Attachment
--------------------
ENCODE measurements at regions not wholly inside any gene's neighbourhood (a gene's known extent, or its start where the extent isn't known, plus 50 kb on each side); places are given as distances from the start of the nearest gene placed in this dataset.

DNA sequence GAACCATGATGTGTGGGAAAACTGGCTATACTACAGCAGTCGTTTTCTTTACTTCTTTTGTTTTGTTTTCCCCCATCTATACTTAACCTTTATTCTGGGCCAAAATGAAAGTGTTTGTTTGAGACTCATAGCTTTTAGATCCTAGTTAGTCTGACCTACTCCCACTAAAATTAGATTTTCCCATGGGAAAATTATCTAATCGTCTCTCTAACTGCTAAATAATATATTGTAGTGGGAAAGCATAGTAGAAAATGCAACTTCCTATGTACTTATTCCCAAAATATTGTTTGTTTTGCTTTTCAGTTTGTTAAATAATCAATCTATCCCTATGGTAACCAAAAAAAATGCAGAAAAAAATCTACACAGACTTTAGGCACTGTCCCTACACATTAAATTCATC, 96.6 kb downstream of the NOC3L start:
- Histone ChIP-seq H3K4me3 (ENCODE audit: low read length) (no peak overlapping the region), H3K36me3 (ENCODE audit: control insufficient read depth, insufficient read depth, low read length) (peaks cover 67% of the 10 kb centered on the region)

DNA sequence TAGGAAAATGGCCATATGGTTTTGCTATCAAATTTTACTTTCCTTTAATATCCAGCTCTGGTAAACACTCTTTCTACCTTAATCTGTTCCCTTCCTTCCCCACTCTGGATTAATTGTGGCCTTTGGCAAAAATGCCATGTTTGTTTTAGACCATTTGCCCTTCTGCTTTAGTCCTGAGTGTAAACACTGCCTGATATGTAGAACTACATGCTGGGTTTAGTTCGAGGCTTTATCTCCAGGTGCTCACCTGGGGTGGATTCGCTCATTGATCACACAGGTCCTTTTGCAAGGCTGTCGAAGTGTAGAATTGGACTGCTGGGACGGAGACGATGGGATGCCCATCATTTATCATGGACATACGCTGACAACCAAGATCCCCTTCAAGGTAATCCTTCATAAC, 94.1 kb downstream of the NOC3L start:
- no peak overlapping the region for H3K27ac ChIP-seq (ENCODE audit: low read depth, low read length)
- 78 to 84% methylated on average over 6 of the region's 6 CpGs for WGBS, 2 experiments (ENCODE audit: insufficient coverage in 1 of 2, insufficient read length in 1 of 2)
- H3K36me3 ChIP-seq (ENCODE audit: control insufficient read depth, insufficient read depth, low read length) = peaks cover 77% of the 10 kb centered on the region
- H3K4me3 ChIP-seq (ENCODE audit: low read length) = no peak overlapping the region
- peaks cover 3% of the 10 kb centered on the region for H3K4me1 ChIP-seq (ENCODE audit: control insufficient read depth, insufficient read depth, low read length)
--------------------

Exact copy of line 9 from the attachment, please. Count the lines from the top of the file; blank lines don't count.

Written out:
- peaks cover 3% of the 10 kb centered on the region for H3K4me1 ChIP-seq (ENCODE audit: control insufficient read depth, insufficient read depth, low read length)